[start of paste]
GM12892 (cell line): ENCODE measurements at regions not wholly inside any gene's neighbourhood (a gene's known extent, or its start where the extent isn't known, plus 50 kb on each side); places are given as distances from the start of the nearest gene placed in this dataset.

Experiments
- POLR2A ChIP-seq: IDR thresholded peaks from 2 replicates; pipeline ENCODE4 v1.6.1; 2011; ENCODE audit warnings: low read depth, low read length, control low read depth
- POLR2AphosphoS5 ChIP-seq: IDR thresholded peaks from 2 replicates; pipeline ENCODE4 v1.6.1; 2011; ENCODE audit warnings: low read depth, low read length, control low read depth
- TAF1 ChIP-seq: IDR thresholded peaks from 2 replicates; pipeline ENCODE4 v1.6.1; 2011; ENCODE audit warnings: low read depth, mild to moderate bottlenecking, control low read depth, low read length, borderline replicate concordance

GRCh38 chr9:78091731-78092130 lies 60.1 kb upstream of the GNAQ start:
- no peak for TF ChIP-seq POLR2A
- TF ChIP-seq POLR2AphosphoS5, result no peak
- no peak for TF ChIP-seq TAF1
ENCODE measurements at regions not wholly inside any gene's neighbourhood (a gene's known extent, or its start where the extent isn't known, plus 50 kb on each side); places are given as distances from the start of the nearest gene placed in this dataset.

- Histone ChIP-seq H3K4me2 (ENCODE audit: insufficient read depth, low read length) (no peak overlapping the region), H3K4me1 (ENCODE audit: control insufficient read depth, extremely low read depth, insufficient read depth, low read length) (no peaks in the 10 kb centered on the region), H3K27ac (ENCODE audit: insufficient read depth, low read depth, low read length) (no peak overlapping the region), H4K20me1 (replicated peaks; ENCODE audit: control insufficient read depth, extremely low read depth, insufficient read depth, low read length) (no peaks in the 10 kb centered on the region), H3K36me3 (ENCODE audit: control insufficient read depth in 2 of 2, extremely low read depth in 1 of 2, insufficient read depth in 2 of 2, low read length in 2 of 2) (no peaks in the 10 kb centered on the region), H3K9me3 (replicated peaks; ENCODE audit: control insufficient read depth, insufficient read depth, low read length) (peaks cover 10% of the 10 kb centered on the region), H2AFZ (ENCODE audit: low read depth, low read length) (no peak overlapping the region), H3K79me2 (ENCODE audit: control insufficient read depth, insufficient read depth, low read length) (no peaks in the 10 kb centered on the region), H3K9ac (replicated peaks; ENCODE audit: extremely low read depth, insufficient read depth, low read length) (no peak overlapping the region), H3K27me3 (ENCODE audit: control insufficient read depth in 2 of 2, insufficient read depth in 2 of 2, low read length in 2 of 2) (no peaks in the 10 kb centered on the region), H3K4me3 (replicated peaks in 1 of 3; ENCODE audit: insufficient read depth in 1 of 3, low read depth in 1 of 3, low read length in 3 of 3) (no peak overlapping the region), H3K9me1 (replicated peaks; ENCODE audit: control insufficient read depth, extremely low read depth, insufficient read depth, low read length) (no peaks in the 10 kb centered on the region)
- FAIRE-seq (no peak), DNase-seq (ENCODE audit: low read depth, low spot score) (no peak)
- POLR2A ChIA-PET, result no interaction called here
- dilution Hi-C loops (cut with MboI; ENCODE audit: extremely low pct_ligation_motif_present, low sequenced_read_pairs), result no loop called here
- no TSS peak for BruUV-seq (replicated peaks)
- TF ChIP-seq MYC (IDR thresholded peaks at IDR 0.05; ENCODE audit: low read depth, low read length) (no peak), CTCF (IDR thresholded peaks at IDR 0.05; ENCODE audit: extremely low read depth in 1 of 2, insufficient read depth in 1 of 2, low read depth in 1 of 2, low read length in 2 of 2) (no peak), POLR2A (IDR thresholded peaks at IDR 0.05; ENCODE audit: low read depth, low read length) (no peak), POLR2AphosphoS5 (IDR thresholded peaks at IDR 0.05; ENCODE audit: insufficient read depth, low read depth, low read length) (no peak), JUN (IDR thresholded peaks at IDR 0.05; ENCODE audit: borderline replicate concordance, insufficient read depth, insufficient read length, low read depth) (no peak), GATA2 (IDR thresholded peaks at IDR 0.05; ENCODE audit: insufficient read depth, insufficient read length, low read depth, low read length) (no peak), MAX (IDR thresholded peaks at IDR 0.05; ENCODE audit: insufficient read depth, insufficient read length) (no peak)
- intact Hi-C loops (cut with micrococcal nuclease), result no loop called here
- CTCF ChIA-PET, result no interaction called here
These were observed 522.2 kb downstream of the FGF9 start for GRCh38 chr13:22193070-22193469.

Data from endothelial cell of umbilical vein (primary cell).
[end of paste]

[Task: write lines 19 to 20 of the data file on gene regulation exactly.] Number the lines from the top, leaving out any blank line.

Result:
These were observed 522.2 kb downstream of the FGF9 start for GRCh38 chr13:22193070-22193469.

Data from endothelial cell of umbilical vein (primary cell).